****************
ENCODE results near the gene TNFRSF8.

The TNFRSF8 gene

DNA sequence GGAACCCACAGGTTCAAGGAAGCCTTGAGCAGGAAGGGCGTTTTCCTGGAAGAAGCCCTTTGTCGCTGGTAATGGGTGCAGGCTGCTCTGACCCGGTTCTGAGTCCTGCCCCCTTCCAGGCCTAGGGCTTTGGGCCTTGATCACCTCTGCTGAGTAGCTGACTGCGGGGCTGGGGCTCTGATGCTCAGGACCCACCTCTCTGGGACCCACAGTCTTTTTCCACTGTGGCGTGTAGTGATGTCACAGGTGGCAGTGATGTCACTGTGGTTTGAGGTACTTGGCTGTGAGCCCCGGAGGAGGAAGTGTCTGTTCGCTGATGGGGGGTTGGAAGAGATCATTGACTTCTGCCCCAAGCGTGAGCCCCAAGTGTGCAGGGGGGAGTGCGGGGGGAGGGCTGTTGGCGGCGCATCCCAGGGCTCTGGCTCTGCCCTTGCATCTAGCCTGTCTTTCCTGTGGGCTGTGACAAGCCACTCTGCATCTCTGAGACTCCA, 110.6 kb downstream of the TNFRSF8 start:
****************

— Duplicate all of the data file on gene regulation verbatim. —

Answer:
ENCODE results near the gene TNFRSF8.

The TNFRSF8 gene

DNA sequence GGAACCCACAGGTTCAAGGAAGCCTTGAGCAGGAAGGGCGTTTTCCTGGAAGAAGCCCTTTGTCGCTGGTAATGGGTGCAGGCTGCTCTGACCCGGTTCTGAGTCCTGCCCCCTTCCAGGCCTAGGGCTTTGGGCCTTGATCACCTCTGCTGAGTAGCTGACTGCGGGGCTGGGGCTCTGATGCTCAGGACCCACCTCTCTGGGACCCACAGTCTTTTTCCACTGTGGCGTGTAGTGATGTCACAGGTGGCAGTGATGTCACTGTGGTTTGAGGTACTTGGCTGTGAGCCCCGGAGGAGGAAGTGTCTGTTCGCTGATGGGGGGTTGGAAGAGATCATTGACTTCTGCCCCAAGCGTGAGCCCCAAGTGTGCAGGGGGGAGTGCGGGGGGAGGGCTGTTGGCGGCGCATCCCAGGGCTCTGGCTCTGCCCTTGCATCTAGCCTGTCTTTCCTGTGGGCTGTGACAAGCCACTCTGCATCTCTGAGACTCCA, 110.6 kb downstream of the TNFRSF8 start: